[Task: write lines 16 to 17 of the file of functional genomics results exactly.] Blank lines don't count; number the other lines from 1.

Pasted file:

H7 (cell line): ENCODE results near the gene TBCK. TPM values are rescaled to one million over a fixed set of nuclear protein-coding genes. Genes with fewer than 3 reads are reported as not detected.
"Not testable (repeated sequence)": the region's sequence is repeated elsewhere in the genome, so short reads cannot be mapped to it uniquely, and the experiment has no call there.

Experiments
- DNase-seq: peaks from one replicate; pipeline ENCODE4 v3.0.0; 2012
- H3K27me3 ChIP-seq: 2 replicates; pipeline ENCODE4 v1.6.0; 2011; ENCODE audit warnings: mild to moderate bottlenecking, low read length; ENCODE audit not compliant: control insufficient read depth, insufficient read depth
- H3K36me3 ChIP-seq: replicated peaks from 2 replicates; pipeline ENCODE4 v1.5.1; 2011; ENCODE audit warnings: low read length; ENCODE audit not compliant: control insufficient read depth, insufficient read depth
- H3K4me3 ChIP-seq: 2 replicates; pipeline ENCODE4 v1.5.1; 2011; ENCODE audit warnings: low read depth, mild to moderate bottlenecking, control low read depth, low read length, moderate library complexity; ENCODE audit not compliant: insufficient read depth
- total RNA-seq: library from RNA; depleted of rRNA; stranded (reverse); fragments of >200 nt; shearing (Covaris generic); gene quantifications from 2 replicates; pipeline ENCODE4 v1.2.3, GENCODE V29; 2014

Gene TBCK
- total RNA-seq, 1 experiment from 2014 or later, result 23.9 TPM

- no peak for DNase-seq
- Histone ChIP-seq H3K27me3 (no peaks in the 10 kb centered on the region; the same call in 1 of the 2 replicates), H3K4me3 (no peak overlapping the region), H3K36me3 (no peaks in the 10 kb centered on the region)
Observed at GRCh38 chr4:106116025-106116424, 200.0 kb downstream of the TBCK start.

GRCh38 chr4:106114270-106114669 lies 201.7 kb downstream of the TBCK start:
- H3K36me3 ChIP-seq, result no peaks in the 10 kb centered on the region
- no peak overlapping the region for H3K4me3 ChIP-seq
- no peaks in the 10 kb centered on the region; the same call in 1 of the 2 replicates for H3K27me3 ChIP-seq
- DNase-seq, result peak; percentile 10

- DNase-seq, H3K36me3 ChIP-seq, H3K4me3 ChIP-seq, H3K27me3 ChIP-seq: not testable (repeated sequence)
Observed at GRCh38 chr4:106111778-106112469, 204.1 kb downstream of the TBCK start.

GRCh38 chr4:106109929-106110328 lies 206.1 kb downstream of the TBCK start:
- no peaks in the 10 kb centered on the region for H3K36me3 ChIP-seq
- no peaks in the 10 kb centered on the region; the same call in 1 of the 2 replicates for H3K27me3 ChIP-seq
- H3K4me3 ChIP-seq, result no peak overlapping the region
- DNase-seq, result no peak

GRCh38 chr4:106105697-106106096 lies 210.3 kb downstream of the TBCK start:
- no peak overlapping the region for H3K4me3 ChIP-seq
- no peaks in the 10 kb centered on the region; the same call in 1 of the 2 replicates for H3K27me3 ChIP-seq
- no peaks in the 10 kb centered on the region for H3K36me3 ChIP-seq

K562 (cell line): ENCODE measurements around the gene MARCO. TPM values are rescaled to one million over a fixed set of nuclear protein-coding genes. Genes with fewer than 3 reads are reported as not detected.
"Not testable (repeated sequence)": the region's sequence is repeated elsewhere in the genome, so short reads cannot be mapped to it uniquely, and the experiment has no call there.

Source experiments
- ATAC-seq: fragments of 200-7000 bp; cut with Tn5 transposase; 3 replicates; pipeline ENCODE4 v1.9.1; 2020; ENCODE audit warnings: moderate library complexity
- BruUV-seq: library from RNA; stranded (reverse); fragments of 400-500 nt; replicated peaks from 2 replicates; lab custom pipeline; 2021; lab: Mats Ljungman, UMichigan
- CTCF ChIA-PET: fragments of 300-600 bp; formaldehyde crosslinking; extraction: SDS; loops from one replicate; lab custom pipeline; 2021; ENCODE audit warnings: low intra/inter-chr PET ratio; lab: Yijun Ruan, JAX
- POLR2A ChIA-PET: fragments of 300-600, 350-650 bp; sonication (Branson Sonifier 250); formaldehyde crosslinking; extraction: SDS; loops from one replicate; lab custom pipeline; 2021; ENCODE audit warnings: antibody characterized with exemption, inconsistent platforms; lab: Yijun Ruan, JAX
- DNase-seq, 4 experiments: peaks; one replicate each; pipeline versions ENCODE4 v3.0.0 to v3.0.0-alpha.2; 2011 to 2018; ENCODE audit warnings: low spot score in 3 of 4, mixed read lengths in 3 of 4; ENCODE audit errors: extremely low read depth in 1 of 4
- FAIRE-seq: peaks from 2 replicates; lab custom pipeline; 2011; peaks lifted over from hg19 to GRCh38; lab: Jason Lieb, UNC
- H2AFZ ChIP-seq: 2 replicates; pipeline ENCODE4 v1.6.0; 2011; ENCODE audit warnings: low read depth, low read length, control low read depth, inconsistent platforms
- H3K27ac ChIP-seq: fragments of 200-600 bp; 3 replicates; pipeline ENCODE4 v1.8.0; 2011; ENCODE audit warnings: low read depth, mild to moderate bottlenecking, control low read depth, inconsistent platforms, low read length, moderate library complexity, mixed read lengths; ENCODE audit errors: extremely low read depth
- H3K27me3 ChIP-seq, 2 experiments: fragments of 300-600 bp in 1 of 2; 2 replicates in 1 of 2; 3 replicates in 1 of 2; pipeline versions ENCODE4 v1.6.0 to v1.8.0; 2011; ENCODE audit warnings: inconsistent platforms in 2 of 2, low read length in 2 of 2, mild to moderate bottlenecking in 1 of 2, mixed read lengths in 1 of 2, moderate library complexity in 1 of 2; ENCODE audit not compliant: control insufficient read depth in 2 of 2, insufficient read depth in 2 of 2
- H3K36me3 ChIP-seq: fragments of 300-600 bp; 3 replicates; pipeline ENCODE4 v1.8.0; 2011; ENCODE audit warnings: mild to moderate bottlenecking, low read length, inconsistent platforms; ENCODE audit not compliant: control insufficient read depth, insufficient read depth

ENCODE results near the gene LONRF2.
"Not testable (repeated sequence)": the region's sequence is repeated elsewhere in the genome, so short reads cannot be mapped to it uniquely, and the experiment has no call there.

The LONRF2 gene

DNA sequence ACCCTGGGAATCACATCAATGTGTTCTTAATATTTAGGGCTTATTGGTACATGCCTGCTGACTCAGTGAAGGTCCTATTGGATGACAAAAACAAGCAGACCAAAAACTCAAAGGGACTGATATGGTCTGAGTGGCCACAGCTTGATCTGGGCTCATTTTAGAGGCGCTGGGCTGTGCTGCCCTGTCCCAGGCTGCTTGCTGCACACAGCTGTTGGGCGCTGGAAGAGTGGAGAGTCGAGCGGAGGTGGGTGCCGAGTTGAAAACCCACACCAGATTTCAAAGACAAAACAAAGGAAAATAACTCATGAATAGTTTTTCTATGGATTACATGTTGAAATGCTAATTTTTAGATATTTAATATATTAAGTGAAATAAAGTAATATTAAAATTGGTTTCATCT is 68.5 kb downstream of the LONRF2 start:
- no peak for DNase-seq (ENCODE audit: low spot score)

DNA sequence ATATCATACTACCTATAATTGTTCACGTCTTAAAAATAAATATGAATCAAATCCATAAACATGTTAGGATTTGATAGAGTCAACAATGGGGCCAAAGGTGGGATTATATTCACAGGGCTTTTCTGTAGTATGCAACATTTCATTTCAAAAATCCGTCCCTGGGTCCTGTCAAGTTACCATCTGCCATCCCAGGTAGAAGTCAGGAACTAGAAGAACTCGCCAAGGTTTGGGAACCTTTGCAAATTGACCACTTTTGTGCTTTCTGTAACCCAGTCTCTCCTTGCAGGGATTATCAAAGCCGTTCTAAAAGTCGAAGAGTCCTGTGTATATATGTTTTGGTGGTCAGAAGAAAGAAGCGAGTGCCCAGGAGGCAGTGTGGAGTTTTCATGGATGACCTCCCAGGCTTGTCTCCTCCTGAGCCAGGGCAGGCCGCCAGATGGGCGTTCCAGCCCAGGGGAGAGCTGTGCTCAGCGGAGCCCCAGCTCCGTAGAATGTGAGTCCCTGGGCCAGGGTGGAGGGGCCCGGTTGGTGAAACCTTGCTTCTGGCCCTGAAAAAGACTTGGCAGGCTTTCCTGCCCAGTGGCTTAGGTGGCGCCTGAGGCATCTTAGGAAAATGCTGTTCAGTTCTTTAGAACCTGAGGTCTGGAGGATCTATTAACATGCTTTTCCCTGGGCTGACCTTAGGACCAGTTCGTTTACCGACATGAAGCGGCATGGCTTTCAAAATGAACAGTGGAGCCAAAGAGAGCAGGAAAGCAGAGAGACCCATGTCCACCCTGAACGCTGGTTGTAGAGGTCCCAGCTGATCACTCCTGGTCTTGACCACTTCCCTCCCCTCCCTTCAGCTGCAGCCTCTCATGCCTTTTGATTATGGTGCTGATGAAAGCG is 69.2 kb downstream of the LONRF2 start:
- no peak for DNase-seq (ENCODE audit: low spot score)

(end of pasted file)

- no peak overlapping the region for H3K4me3 ChIP-seq
- no peaks in the 10 kb centered on the region; the same call in 1 of the 2 replicates for H3K27me3 ChIP-seq